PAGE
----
Here are some symptoms that someone with expressive aphasia may have:
- Exhibits effortful speech, or can’t speak at all
- Struggles to find the right words, and may put incorrect strings of words together (“word salad”)
- Utters short sentences or single words repeatedly
- Finds difficulty with grammar and using conjunctions
- Reads just fine but may struggle with writing
Someone with expressive aphasia may not struggle with knowing what to say; but they may struggle putting what they want to say into words. When expressive aphasia is severe, the person may not speak at all or only utter single words repetitively. Sometimes, the single words they do use are not the words they intended to say.
It’s important to know that expressive aphasia is about the cognitive skill of expression, not the motor skill of moving your mouth.
Expressive aphasia is different than dysarthria, a condition that involves difficulty moving the muscles of the tongue and mouth, which often leads to slurred speech. This condition is distinctly different from aphasia, and treatment differs for both. This is another important reason to work with an expert for a diagnosis.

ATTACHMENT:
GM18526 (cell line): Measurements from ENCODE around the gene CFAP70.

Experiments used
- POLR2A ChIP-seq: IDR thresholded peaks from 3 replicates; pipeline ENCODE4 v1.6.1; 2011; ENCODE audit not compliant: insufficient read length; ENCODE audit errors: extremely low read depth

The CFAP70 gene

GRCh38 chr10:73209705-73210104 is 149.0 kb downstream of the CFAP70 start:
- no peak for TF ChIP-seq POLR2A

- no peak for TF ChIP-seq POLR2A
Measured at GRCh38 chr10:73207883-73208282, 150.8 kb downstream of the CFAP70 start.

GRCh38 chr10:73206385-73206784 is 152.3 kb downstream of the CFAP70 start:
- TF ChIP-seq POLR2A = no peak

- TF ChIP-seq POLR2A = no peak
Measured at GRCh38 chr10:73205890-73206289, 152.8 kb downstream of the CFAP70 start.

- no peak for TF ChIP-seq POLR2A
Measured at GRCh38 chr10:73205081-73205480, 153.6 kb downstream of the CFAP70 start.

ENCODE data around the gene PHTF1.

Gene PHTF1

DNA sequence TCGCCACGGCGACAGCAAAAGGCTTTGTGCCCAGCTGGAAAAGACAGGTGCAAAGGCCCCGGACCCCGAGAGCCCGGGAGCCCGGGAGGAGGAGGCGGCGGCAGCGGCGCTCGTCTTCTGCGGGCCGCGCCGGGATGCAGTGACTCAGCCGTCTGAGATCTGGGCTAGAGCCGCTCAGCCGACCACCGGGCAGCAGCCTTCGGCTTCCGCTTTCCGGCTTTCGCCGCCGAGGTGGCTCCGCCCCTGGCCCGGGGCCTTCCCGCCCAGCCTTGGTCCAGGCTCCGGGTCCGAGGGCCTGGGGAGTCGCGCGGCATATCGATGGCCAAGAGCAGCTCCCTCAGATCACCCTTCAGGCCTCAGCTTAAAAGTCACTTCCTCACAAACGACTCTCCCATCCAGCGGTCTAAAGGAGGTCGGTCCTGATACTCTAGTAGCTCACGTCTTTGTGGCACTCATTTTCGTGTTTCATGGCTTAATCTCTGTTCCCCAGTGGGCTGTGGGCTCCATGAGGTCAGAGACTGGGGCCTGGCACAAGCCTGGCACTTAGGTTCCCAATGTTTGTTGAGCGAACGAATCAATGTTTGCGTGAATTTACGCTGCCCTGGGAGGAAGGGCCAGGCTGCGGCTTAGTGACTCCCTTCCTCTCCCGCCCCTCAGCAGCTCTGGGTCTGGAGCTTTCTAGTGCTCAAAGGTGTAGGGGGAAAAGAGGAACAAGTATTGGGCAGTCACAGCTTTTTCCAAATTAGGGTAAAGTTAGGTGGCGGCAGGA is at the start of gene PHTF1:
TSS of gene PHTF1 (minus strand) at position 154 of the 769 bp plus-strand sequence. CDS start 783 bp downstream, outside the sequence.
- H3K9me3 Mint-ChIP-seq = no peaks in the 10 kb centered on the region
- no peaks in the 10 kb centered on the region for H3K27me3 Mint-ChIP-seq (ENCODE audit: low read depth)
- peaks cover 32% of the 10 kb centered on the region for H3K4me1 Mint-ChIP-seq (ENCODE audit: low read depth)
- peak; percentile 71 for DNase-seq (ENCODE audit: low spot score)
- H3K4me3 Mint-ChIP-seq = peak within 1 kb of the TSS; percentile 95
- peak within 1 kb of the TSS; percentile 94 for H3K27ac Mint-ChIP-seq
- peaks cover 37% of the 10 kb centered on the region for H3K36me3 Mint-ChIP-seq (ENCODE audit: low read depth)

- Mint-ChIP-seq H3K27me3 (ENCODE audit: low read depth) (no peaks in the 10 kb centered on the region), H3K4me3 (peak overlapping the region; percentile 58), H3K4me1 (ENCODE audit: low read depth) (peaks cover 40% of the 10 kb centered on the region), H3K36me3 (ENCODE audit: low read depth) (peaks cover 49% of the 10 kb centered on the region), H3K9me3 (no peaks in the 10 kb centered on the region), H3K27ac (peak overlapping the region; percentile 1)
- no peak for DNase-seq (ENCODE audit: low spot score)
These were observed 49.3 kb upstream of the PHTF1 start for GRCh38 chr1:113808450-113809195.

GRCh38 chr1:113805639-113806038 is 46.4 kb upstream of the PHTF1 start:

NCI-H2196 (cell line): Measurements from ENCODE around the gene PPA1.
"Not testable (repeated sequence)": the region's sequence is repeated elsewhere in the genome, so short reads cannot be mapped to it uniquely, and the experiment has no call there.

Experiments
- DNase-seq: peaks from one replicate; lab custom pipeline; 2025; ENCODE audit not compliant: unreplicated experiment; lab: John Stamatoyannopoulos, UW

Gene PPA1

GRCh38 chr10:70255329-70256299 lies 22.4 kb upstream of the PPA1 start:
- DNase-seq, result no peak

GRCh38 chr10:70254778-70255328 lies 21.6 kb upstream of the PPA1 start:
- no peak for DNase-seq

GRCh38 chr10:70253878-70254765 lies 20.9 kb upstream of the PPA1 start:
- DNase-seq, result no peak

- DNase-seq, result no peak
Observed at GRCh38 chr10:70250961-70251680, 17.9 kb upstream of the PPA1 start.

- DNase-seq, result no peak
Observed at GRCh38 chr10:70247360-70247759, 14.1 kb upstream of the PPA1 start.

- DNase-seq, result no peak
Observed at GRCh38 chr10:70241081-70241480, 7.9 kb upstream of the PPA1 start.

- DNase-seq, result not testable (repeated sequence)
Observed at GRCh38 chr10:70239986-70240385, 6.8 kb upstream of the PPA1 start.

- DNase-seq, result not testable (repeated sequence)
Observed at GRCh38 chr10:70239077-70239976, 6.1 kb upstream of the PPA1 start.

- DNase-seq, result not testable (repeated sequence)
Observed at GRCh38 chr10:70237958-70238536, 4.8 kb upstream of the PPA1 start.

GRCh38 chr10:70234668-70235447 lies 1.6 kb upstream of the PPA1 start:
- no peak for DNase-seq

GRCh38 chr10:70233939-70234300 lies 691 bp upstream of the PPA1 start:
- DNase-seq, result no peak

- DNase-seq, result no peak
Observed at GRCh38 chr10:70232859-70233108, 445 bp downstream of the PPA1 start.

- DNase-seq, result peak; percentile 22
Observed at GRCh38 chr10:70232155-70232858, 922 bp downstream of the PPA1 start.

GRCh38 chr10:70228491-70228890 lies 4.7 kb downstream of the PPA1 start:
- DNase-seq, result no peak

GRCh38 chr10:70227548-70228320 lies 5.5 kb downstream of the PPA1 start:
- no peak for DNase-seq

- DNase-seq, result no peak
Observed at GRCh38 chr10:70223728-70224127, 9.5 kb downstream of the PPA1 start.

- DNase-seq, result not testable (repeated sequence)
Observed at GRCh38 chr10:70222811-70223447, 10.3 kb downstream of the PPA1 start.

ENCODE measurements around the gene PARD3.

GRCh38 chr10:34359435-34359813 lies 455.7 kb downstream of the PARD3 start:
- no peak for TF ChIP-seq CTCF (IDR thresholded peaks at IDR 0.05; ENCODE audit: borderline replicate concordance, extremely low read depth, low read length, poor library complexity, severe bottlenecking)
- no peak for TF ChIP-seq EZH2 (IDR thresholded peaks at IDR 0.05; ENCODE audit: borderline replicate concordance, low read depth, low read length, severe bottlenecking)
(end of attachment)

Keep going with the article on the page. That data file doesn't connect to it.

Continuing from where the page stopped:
Aphasia Does Not Mean Loss of Intelligence!
If you sit down to have a conversation with someone with expressive aphasia, it helps to remember to be patient. As you can imagine, this can be quite frustrating for the person that wants to express themselves, so patience is key.
People with expressive aphasia can sometimes still comprehend verbal speech and written words. This means they can listen to you, but may struggle with responding.
Due to this delay in, or lack of, response, many people assume that someone with expressive aphasia has reduced intelligence, but this is not true! Aphasia does not affect one’s intelligence. It affects the ability to communicate.
If you encounter someone with aphasia, speak to them like you normally would. If the person has mixed aphasia and also struggles with comprehension, it helps to use simpler words and a slower pace, too.
Most importantly, do not raise your voice if you think someone does not understand you. People with expressive aphasia can hear just fine. Your job is to be patient as their healing brain comes up with the right words to respond to you.
A great way to develop empathy for someone with expressive aphasia is to recall the feeling of having an idea on the tip of your tongue, but you can’t remember it. It can be frustrating if you “rack your brain” trying to remember it, but never do. This might be what expressive aphasia is like.